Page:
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Island (1996)

by AjD

Buy You? Me? Us?

Life is no damned good, you know. If you've been reading this column for any length of time -- and both of you know who you are -- you've seen a lengthy maudlin cataloging of all wrong with the world and what little can be done so late.

I could go on at length about the utter screaming horror which is the Disneyfied version of "The Hunchback of Notre Dame". Apparently, Quasimodo wasn't a dark, bedeviled being reviled by the populace, he was merely depressed and misunderstood! Why, with a couple months of chiropracty and orthodontic work, he could be "The Physically Handicapped (But Whole) Individual of a Nice Paris Suburb".

Victor Hugo is spinning in his grave so violently that it is disrupting the Earth's diurnal rotation.

It will, of course, make millions for Disneyco, who will certainly go on to urinate all over other classics of great literature. I can hardly wait to see Raskalnikov singing and dancing with the old lady he's about to off. Something perky, scored by Elton John or Billy Joel. Let's call it "Minor Infraction and Punishment". While little kids are clutching their grinning Raskalnikov handbags, Disney will be producing their next bound-for-the-Oscars great: "Ulysses", language simplified to fit pop-music rhyming schemes and turned into the story of a young South-Cal boy bummed out by his girlfriend's unfaithfulness after seeing her chastely kiss the dude pouring their cappuccinos at the high-school cafe.

Less evil things are afoot in the music world. Less disturbing. Maybe the implications are more subtle. Maybe I've got my head sufficiently in the sand to filter out all knowledge of Michael Jackson, Madonna, and Smashing Pumpkins.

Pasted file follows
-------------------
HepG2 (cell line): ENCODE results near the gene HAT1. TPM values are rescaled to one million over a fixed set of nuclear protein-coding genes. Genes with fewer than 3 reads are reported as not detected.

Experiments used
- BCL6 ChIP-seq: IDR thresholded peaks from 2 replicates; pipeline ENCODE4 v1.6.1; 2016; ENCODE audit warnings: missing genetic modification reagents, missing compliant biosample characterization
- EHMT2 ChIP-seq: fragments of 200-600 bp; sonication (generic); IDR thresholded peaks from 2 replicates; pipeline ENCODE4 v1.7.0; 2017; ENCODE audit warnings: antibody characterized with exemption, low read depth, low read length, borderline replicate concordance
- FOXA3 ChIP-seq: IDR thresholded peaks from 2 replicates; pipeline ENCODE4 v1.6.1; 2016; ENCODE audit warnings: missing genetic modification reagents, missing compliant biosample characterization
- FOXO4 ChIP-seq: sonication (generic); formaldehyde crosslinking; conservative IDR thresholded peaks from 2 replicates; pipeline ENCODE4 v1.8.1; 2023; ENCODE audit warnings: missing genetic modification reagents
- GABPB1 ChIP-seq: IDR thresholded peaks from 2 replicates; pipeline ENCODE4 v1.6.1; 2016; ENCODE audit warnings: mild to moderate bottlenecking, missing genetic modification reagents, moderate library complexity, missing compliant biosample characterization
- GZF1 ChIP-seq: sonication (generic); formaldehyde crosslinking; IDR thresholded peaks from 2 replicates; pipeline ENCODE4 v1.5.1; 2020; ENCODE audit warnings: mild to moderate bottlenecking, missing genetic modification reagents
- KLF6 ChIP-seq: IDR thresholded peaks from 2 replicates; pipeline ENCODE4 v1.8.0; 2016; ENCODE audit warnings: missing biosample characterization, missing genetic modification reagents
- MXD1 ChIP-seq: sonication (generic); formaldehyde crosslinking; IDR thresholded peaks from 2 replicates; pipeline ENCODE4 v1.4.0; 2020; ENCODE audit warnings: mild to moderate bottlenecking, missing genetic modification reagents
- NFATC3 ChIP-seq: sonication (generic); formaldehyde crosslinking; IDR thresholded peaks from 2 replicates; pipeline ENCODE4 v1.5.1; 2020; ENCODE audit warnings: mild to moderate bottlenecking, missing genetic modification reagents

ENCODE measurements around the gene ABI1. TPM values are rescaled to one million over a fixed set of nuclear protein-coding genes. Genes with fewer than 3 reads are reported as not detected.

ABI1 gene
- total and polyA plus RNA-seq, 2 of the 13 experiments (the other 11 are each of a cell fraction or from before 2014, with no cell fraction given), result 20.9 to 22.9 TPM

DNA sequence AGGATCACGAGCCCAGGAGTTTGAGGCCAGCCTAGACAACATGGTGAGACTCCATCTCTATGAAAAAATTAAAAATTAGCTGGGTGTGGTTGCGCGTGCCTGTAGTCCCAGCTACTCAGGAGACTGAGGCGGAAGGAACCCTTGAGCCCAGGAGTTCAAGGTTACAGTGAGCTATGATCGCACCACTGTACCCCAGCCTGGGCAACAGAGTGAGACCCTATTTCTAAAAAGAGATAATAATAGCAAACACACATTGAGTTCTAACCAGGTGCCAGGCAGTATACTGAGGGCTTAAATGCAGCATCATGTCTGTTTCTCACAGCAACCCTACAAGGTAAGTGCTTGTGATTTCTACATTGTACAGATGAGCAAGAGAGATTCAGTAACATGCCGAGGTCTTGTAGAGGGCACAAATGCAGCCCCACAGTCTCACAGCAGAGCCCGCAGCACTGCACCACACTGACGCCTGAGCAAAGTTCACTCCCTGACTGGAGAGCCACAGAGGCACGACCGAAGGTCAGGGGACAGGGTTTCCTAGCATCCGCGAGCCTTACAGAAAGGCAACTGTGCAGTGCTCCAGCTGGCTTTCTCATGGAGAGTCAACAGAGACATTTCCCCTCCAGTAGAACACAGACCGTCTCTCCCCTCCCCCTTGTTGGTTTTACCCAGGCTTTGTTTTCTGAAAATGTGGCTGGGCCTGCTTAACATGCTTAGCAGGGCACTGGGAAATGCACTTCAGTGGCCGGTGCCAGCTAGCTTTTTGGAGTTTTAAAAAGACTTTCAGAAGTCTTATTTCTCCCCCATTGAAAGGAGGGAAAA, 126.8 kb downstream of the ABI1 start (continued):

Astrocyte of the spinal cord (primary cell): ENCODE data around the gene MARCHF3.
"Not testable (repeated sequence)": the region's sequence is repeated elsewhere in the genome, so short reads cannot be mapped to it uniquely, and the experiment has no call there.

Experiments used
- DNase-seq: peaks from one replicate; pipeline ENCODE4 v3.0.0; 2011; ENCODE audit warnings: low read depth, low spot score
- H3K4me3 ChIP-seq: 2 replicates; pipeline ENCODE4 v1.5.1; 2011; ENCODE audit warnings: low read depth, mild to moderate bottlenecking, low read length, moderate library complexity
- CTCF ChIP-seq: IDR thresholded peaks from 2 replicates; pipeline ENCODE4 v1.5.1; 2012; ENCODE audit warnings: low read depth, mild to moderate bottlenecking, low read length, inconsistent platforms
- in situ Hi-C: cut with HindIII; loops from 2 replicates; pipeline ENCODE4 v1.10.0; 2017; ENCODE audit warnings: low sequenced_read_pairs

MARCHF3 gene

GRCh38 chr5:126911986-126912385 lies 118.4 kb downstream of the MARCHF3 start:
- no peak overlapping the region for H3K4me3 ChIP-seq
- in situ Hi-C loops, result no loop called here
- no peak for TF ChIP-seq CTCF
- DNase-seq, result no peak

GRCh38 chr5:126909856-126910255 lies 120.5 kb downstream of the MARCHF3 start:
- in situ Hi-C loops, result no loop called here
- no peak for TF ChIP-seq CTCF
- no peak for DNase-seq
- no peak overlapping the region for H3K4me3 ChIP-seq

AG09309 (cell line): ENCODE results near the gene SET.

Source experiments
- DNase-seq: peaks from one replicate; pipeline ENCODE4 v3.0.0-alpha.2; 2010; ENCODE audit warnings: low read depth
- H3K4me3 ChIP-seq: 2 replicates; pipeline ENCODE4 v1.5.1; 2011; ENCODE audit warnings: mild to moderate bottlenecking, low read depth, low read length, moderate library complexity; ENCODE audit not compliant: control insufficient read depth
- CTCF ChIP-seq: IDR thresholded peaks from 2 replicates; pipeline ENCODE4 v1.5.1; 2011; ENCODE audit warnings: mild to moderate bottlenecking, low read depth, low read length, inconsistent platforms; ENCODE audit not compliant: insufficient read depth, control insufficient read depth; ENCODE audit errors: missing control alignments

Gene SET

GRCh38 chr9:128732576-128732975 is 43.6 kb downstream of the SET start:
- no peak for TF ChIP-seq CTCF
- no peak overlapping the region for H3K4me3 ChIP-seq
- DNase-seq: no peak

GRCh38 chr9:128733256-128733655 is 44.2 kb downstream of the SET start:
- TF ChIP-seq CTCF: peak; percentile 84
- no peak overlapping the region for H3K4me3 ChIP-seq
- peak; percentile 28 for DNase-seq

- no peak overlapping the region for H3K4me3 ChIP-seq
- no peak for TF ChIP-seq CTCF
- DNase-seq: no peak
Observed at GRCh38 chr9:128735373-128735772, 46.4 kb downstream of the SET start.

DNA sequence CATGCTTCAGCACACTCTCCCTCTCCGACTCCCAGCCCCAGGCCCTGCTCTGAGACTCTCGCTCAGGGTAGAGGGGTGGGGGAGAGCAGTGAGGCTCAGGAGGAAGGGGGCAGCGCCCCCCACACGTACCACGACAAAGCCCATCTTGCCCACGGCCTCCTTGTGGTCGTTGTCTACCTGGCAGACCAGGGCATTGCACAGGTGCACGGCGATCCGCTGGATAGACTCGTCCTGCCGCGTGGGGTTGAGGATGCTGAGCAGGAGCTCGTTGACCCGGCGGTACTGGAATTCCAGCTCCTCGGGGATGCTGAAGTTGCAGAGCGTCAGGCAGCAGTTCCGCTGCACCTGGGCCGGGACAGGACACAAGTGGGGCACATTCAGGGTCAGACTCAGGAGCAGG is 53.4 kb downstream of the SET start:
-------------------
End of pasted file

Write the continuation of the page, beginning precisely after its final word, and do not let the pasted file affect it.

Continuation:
On today's roster of incomplete marvels would be Richard Thompson's "You? Me? Us?", a double-CD collection of all-new tunes. The shame is that this could've made a nice single disk album. The greater shame is that most of the weak half could be as good as the rest if Thompson would shuck the Mitchell Froom/Tchad Blake production team who have served to turn his last few albums glossy and slick, a shine as if coated by too many layers of urethane.

And as natural to the touch. There are great songs lurking under performances dulled, perhaps by too many takes, perhaps by the airless space the recording embodies. The last few years' circulation of concert bootlegs have served to prove that Thompson has, if anything, honed his performing skills to an intuitive excellence, and that his songs, sounding tepid on legit releases, have grace and beauty in themselves and in how Thompson performs them.

The producers of this record have attempted to appropriate the reputation (justified, if not well-enough known) of Thompson's solo concerts by pairing a disk of 'conventional' rockinroll-type stuff with a disk of 'acoustic' recordings. But too many takes, or too many retakes, or too many dubs, and or perhaps simply the lack of an audience for Thompson to play to, all conspire to make the acoustic side sound enervated and lacking in spirit. Ironically, it's the full-production side that ends up with the better hit count: "Razor Dance", "Bank Vault in Heaven", "Hide It Away", and "The Ghost of You Walks" all carry through somehow the feeling that Thompson can imbue in his songs when he's able. A couple songs on the acoustic side are fine, but overall it has a better feel as background music.

If he does a score for a Disney cartoon, say, an all-broadway-tune version of "On The Road", then we go after him with pitchforks. Until then, let's hope he gets to make the really good album we all know he has in him

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